FIG. 2 shows the device of FIG. 1 in section X-Y. The reference numerals of FIG. 1 apply.
In a second embodiment (FIG. 3) which is easier to operate, the sample withdrawal zones 4 lie on an imaginary straight line so that all test elements 5 point essentially in the same direction. In this case the retardation effect of the retardation zones differs when the sample withdrawal zones are at different distances from the sample application point 2. Since liquids would spread radially in uniform capillary-active materials if there was no retardation zone, the liquid would firstly arrive at the sample withdrawal site 4/I that is nearest to the sample application point and would pass over onto the test element. The retardation must therefore be greatest on this transport path. The more distant the other sample withdrawal sites 4/II and 4/III are from the sample application point 2, the less the retardation has to be. Also in this case the transport paths 3/I, 3/II and 3/III preferably pass partially through connectors of fleece material.
The materials from which the transport zones and the sample withdrawal zones are made are located in a housing. This housing has an orifice 9 in the region of the sample application point so that the sample liquid can be applied to the material under the sample application point. The housing has additional openings 6 in the region of the sample withdrawal zones in which the test elements can be inserted so that the fleeces or fabrics of the test elements come into contact with the material of the sample withdrawal zone. Any material that is impermeable to the sample liquid can be used as the material for the housing e.g. one which is composed of a plastic or a paper impregnated against absorption of moisture.
FIG. 4 shows how a retardation of the stream of liquid from the sample application point 2 to the sample withdrawal zones 4/I, 4/II and 4/III can be achieved. The simultaneous wetting of the sample withdrawal zones 4 is achieved in that path B does not represent the shortest transport path of the liquid but is elongated in comparison, so that paths A, B and C are of about the same length.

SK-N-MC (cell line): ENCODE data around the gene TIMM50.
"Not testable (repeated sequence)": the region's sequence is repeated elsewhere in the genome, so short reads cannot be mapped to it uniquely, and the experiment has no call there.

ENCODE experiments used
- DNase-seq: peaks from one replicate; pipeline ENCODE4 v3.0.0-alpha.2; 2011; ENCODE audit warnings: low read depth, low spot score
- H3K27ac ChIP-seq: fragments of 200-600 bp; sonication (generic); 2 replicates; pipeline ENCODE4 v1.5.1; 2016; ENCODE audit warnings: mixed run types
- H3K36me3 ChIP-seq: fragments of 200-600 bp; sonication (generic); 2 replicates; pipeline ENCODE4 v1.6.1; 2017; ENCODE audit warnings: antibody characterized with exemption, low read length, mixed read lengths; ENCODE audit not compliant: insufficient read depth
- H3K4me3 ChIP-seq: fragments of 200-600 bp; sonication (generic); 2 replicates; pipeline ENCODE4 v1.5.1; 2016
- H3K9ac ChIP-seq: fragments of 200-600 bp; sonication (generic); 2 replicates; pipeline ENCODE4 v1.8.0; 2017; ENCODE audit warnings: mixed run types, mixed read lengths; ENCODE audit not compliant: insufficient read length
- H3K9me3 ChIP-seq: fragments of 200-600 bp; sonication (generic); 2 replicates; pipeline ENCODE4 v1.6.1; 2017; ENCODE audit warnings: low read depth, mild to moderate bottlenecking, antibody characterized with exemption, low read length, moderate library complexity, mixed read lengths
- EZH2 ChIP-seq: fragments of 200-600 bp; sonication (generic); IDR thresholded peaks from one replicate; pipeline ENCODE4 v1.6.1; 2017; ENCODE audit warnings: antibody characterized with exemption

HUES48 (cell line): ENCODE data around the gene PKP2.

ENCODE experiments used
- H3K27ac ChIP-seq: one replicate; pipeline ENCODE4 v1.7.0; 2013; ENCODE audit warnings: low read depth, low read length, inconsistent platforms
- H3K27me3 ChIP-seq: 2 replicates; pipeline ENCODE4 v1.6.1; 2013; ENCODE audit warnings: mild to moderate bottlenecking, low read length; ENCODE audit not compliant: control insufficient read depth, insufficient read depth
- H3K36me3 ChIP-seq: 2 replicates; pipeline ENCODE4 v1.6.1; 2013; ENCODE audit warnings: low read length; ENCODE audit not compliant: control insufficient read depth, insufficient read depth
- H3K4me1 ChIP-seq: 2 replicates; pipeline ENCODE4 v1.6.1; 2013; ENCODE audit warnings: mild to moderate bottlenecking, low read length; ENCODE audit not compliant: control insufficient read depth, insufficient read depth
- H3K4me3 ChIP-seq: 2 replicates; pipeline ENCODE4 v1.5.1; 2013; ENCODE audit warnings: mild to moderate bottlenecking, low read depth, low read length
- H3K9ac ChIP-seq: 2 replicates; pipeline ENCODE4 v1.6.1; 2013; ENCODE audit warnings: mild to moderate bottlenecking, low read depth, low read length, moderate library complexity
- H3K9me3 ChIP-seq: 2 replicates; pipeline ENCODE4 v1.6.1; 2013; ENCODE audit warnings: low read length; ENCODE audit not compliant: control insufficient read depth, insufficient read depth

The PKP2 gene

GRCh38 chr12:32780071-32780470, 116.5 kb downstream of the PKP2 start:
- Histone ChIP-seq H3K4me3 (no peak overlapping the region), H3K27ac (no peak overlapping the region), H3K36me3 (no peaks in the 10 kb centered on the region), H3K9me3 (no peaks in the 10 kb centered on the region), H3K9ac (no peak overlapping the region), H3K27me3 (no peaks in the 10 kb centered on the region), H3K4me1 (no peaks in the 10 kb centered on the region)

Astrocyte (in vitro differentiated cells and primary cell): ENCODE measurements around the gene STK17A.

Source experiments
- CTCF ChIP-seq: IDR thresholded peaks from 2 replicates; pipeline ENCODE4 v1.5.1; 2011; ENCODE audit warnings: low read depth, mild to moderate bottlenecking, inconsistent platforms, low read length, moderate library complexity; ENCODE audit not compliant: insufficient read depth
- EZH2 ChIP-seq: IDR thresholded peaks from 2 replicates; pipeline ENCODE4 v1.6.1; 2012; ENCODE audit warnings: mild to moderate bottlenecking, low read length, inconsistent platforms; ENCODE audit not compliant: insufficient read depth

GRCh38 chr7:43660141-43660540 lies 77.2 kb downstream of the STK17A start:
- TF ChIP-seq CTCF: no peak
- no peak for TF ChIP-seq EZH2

FIG. 5 shows how a shape of the capillary-active material which is suitable for simultaneous wetting of the sample withdrawal sites 4/I, 4/II and 4/III can be determined. The areas F1, F2 and F3 through which the sample liquid flows on its route to the individual sample withdrawal sites and which are located between the sample application point and sample withdrawal zone are essentially of the same area for this. In this case, when the areas are equal, the material and its thickness are the same for all transport paths.
FIG. 6 shows the material on a transport path from the sample application point 2 to the withdrawal zone 4 in which a retardation of the liquid flow is achieved by vertical constriction, in this case by constant light compression of the fleece material. The pressure can be produced by cross-pieces which are facing one another or staggered in the bottom and/or lid component of the housing 8. The height of the cross-pieces can be utilized to produce a different transport retardation on different transport paths.
FIG. 7 shows a cross-section of a transport path in which the constituent materials (11a, 11b) which can be the same or different at the sample application point 2 and sample withdrawal zone 4 overlap. When there is a constant space between the lid and bottom component of the housing 8, a pressing overlap is achieved which in turn causes a retardation. The effect can be amplified by additional inert materials.
In the case of a retardation by hydrophobic barriers there are at least two possibilities which can in principle be envisioned. The impregnation of an absorptive material through which the liquid has to pass with a temporarily or permanently hydrophobizing substance (e.g. needle impregnation of 5 mm width with 3% Mowiol/polyvinylalcohol solution) retards the liquid flow. In a second method, a material of higher hydrophobicity (e.g. a paper or a membrane) can be incorporated into the transport path. Such hydrophobic barriers can be integrated at any desired position between the sample application zone and the first reagent zone in the test strip.